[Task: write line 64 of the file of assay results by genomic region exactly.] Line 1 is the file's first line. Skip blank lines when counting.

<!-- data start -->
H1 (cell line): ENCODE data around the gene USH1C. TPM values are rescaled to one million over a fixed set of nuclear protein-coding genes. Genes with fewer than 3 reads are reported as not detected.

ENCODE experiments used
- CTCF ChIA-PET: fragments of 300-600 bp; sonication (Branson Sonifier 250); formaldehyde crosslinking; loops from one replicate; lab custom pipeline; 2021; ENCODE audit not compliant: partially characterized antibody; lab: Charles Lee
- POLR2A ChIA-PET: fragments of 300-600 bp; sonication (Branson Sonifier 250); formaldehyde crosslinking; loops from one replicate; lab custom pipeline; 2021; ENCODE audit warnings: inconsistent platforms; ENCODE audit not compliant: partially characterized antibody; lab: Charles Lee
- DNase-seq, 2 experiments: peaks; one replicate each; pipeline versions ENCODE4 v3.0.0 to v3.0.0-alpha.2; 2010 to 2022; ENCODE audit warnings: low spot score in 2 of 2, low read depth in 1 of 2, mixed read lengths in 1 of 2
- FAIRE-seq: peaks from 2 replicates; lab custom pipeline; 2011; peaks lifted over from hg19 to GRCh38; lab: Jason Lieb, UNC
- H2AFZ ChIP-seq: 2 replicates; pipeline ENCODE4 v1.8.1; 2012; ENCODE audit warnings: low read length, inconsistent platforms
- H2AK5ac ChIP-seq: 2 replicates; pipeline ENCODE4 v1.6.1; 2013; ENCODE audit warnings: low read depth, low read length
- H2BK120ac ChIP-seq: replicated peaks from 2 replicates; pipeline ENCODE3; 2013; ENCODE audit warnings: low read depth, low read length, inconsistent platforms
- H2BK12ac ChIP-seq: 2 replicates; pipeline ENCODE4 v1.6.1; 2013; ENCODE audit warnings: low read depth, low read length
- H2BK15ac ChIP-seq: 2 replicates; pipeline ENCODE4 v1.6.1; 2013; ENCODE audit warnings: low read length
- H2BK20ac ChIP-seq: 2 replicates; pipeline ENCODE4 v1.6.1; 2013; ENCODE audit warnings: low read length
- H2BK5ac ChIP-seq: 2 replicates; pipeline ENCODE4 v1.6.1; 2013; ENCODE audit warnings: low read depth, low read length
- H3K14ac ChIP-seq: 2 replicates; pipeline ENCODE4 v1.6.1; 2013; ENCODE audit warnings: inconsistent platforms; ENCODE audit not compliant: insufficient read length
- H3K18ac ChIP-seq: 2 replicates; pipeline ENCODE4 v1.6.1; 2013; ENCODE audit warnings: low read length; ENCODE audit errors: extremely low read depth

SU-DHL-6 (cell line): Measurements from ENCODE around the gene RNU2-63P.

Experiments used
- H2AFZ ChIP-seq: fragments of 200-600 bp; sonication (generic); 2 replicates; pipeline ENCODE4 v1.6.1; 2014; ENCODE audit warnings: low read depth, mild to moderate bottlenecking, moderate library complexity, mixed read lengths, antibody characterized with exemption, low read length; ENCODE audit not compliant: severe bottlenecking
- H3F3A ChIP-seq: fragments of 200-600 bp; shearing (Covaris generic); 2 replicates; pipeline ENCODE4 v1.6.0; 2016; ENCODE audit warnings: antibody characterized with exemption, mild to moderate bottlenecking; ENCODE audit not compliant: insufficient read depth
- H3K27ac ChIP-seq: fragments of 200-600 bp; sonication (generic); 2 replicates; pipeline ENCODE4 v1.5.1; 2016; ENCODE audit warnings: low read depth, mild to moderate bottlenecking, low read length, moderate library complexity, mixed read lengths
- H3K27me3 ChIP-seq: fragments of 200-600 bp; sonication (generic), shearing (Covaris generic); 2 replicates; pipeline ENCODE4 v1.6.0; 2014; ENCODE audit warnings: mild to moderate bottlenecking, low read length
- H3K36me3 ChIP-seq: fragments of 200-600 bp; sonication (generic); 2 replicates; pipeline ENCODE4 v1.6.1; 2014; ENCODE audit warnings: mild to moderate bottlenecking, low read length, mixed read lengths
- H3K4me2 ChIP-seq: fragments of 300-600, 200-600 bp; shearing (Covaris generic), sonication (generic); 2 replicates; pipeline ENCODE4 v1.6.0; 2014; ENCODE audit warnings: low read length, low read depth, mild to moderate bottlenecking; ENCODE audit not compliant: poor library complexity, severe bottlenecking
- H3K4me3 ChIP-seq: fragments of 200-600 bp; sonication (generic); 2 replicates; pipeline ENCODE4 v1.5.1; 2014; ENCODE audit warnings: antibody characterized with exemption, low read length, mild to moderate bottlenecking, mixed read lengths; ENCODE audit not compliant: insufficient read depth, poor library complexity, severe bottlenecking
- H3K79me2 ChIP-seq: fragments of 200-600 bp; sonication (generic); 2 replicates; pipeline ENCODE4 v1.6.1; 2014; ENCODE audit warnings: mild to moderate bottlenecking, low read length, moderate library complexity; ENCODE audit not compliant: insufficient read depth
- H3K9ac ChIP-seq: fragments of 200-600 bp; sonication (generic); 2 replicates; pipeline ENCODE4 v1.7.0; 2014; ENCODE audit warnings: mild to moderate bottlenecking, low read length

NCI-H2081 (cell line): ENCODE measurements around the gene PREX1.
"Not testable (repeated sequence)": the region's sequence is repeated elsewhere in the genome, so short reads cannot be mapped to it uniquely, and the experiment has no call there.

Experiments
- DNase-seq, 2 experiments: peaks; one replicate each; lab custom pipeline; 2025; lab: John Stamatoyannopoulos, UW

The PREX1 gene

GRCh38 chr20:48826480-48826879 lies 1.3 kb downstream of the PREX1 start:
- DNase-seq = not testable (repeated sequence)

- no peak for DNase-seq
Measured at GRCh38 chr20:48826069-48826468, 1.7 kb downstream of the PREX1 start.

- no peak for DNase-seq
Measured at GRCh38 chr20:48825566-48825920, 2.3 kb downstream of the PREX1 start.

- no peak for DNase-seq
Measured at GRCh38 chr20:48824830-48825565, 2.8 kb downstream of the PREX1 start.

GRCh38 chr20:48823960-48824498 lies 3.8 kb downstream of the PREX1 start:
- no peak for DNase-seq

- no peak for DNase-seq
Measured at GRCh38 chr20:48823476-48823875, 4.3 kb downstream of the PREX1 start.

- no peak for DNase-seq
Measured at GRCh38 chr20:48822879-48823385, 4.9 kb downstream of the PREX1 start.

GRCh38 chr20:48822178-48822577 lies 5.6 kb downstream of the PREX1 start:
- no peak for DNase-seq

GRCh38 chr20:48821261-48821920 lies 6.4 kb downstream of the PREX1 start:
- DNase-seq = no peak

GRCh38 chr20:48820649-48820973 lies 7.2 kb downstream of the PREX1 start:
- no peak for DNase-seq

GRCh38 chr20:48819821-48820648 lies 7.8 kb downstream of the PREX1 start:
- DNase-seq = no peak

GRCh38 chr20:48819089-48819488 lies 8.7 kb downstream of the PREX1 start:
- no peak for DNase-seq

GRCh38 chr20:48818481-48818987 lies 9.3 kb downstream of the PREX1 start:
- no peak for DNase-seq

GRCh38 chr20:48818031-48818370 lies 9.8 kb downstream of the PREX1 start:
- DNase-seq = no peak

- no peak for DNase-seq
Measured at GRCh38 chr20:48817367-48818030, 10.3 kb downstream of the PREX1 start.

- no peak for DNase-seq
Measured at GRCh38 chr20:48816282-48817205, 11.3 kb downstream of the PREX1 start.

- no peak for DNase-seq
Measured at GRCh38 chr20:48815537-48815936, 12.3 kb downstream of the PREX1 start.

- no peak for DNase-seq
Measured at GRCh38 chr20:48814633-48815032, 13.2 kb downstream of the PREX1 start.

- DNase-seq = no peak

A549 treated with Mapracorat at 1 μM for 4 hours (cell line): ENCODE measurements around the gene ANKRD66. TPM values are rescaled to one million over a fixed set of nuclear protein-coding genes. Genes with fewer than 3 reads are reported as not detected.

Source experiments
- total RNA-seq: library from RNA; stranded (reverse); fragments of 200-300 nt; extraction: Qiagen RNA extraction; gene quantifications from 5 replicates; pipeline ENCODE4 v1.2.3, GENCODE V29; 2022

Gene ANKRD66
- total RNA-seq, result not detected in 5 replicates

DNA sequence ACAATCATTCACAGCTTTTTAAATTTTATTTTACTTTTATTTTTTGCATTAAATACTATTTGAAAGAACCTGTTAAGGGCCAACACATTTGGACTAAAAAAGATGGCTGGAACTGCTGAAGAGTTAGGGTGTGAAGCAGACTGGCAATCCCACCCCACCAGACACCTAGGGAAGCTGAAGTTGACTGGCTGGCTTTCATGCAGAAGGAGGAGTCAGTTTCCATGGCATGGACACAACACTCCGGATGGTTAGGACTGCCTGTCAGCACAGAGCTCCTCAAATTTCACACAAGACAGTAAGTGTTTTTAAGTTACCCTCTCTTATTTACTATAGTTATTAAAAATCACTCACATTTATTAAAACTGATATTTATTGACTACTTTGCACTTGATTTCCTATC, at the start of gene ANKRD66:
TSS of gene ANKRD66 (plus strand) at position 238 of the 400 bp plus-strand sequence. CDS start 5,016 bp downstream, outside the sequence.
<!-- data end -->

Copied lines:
- no peak for DNase-seq